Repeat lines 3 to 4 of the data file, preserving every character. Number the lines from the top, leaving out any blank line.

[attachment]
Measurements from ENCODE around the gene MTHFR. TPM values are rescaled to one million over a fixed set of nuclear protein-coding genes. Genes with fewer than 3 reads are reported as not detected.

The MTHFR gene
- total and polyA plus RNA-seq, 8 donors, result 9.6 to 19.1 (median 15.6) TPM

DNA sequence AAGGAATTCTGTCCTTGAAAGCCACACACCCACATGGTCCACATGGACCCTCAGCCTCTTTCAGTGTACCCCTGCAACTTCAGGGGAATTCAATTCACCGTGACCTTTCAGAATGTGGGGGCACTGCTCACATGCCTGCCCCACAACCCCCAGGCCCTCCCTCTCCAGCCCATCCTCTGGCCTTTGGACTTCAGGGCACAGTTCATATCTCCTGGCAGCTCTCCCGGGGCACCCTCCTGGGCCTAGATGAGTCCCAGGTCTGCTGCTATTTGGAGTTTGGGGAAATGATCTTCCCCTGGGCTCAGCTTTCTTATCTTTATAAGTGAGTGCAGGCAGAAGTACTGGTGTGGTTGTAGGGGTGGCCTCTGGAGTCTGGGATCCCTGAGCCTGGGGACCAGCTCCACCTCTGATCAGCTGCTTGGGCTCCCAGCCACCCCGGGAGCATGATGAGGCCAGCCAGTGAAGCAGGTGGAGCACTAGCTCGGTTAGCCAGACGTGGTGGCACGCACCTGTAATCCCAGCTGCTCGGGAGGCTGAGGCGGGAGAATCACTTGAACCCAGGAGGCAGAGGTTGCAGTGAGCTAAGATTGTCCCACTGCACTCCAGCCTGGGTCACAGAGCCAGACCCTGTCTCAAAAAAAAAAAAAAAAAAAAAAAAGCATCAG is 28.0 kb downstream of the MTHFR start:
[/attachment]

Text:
- total and polyA plus RNA-seq, 8 donors, result 9.6 to 19.1 (median 15.6) TPM

DNA sequence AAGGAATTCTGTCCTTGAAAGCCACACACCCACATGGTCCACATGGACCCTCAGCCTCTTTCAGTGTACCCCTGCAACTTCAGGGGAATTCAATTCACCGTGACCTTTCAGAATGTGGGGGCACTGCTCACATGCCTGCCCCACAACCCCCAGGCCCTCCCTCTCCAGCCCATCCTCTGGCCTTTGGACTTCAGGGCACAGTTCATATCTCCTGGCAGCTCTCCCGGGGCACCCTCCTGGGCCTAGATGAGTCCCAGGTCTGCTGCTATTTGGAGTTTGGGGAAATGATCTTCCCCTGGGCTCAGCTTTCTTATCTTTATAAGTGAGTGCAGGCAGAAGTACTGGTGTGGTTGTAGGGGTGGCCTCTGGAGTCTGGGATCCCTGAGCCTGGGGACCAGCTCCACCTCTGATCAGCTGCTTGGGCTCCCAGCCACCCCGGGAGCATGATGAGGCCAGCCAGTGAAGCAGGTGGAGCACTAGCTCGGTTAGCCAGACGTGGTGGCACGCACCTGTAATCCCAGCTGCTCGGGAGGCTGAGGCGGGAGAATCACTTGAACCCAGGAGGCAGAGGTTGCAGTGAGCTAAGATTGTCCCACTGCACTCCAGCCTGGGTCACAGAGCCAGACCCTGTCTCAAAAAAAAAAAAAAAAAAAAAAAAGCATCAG is 28.0 kb downstream of the MTHFR start: